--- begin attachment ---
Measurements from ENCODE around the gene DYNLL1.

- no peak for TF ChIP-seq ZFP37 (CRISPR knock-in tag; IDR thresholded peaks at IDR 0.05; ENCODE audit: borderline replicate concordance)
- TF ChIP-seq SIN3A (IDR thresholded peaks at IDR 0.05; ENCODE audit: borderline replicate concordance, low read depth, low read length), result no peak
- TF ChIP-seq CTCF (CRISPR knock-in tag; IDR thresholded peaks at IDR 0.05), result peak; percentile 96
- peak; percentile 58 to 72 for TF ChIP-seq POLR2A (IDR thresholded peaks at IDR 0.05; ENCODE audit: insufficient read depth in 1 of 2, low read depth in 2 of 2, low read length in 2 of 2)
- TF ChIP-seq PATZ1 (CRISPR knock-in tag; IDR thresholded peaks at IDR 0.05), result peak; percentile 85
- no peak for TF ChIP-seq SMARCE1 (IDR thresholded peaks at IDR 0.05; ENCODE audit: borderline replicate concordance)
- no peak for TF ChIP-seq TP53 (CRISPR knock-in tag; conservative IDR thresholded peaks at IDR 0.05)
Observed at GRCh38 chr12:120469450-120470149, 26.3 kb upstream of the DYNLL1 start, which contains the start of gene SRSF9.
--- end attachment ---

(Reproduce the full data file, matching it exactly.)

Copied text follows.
Measurements from ENCODE around the gene DYNLL1.

- no peak for TF ChIP-seq ZFP37 (CRISPR knock-in tag; IDR thresholded peaks at IDR 0.05; ENCODE audit: borderline replicate concordance)
- TF ChIP-seq SIN3A (IDR thresholded peaks at IDR 0.05; ENCODE audit: borderline replicate concordance, low read depth, low read length), result no peak
- TF ChIP-seq CTCF (CRISPR knock-in tag; IDR thresholded peaks at IDR 0.05), result peak; percentile 96
- peak; percentile 58 to 72 for TF ChIP-seq POLR2A (IDR thresholded peaks at IDR 0.05; ENCODE audit: insufficient read depth in 1 of 2, low read depth in 2 of 2, low read length in 2 of 2)
- TF ChIP-seq PATZ1 (CRISPR knock-in tag; IDR thresholded peaks at IDR 0.05), result peak; percentile 85
- no peak for TF ChIP-seq SMARCE1 (IDR thresholded peaks at IDR 0.05; ENCODE audit: borderline replicate concordance)
- no peak for TF ChIP-seq TP53 (CRISPR knock-in tag; conservative IDR thresholded peaks at IDR 0.05)
Observed at GRCh38 chr12:120469450-120470149, 26.3 kb upstream of the DYNLL1 start, which contains the start of gene SRSF9.